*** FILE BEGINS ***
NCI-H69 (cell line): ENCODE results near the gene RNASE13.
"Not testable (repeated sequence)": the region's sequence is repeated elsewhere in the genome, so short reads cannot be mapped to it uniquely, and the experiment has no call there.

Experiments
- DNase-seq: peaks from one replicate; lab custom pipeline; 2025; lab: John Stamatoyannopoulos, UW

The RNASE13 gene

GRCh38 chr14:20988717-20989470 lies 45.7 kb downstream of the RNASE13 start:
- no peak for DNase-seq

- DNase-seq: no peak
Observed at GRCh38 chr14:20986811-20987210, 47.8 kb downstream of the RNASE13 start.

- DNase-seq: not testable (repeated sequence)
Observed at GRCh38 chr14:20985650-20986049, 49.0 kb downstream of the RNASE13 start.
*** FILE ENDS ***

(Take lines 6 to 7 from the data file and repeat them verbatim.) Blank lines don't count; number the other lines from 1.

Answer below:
GRCh38 chr14:20988717-20989470 lies 45.7 kb downstream of the RNASE13 start:
- no peak for DNase-seq